Publications by authors named "W Michael Vanderlind"

10 Publications

A systematic review of neuropsychological and psychiatric sequalae of COVID-19: implications for treatment.

Curr Opin Psychiatry 2021 07;34(4):420-433

Department of Psychiatry, Weill Cornell Medicine.

Purpose Of Review: COVID-19 impacts multiple organ systems and is associated with high rates of morbidity and mortality. Pathogenesis of viral infection, co-morbidities, medical treatments, and psychosocial factors may contribute to COVID-19 related neuropsychological and psychiatric sequelae. This systematic review aims to synthesize available literature on psychiatric and cognitive characteristics of community-dwelling survivors of COVID-19 infection.

Recent Findings: Thirty-three studies met inclusion/exclusion criteria for review. Emerging findings link COVID-19 to cognitive deficits, particularly attention, executive function, and memory. Psychiatric symptoms occur at high rates in COVID-19 survivors, including anxiety, depression, fatigue, sleep disruption, and to a lesser extent posttraumatic stress. Symptoms appear to endure, and severity of acute illness is not directly predictive of severity of cognitive or mental health issues. The course of cognitive and psychiatric sequelae is limited by lack of longitudinal data at this time. Although heterogeneity of study design and sociocultural differences limit definitive conclusions, emerging risk factors for psychiatric symptoms include female sex, perceived stigma related to COVID-19, infection of a family member, social isolation, and prior psychiatry history.

Summary: The extant literature elucidates treatment targets for cognitive and psychosocial interventions. Research using longitudinal, prospective study designs is needed to characterize cognitive and psychiatric functioning of COVID-19 survivors over the course of illness and across illness severity. Emphasis on delineating the unique contributions of premorbid functioning, viral infection, co-morbidities, treatments, and psychosocial factors to cognitive and psychiatric sequelae of COVID-19 is warranted.
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http://dx.doi.org/10.1097/YCO.0000000000000713DOI Listing
http://www.ncbi.nlm.nih.gov/pmc/articles/PMC8183238PMC
July 2021

Use of virtual reality in the inpatient rehabilitation of COVID-19 patients.

Gen Hosp Psychiatry 2021 Apr 29;71:76-81. Epub 2021 Apr 29.

Department of Medicine, Weill Cornell Medicine, New York, NY; Division of Hospital Medicine, Ascension Saint Thomas Hospital West, Nashville, TN.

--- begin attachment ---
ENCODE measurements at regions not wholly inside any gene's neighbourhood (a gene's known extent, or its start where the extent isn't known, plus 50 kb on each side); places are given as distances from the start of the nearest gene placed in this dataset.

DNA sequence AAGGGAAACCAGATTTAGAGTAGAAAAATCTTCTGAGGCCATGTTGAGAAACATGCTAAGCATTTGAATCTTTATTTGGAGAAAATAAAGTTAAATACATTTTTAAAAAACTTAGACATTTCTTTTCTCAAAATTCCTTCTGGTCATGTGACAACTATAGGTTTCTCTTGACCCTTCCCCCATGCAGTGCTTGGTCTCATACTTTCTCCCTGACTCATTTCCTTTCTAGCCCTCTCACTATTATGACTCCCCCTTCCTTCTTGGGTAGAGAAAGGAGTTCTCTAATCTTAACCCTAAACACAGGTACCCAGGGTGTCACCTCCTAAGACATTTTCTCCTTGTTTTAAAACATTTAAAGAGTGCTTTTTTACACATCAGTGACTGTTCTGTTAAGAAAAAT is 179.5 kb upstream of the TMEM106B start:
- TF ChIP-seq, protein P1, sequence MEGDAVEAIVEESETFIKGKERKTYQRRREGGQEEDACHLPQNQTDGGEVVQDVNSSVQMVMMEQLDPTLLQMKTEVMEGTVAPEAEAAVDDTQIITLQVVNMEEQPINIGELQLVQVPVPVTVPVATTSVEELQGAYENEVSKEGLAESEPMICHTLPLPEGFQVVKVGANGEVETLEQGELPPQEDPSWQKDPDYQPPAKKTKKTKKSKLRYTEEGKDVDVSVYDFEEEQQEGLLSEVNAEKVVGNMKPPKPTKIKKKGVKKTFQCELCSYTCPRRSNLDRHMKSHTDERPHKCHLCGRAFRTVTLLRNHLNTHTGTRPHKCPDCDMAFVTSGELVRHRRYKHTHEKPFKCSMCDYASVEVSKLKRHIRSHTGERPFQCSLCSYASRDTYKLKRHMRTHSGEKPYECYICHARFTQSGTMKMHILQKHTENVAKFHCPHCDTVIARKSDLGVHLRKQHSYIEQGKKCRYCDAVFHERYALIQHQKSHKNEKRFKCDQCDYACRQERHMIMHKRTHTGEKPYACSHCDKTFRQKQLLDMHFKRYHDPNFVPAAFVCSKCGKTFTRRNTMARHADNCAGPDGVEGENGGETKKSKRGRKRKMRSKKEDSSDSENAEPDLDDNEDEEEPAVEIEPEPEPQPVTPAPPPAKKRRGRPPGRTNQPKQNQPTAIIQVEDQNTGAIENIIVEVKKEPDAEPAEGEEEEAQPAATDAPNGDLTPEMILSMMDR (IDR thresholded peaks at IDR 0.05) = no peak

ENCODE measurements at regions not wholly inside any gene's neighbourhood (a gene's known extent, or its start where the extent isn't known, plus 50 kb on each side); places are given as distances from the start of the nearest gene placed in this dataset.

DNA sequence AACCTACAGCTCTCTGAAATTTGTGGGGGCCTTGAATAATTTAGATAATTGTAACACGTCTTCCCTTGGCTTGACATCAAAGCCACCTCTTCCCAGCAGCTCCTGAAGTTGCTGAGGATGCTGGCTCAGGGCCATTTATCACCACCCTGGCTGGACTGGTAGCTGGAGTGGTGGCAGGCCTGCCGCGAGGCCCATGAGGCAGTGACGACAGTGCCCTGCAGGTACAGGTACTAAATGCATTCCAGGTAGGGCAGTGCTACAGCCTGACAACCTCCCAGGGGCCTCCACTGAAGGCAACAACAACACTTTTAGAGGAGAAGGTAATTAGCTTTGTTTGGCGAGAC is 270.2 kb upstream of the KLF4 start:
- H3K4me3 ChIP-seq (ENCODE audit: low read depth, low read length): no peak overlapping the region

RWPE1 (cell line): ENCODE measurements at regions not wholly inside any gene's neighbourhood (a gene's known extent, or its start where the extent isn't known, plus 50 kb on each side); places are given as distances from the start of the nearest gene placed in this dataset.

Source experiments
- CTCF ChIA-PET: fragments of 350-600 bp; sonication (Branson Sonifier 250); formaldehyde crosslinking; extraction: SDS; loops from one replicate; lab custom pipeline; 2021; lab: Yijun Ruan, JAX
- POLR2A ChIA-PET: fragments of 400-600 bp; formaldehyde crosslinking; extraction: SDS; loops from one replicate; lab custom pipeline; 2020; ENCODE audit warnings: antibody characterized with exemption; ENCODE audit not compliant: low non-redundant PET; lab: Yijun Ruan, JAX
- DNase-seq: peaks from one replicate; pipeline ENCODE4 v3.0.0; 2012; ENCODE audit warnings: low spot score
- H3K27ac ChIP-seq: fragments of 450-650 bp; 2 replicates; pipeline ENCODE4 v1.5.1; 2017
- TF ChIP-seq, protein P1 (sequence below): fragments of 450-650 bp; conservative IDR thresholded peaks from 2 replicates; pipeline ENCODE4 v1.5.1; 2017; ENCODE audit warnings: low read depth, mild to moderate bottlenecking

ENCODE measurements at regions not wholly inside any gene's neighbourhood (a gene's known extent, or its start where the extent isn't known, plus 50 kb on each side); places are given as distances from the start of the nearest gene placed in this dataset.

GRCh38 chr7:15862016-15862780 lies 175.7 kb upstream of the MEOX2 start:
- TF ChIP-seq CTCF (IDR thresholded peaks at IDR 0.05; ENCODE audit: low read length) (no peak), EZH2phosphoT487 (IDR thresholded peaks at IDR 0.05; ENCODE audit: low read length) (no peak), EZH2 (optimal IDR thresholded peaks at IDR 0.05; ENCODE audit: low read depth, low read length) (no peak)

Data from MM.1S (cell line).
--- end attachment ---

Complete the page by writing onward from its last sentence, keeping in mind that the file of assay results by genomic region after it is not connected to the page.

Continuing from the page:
Introduction: Use of virtual reality (VR) in healthcare has expanded in recent years. The challenges faced by patients with prolonged COVID-19-related hospitalizations - social isolation, disability, neurologic sequelae, adjustment-related anxiety, depression, and stress - may be mitigated by the novel use of VR as one modality of a comprehensive rehabilitation plan. This descriptive study aimed to understand patient satisfaction and perceived benefit of virtual reality on a COVID-19 recovery unit, as well as the logistical and operational feasibility of providing VR content for patients and staff.

Materials And Methods: During the COVID-19 surge in New York City in 2020, the COVID-19 Recovery Unit (CRU) of a large academic hospital invited patients and staff to participate in VR sessions with three categories of experience: (1) Guided meditation, (2) Exploration of natural environments, (3) Cognitive stimulation games. Patients and staff were surveyed about satisfaction and perceived benefit.

Results: 13 patients and 11 staff were surveyed, with median patient satisfaction scores of 9 out of 10, with ten representing "extremely satisfied," and median staff satisfaction scores of 10. 13/13 patients answered "yes" to recommending the therapy to others, and 12/13 answered "yes" to perceived enhancement of their treatment. 11/11 staff answered "yes" to recommending the therapy to others, and 11/11 answered "yes" to perceived enhancement of their wellbeing.

Discussion: A VR program implemented on a COVID-19 rehabilitation unit for patients and healthcare providers was rated as highly satisfactory with perceived benefit by survey respondents. Participants commented that the use of VR was useful in coping with isolation and loneliness, and could be implemented within the context of clinical care for COVID-19 patients as part of a comprehensive rehabilitation model. The use of VR was also logistically and operationally feasible on the CRU. Future work to compare benefits of VR to standard neuropsychological rehabilitation is needed.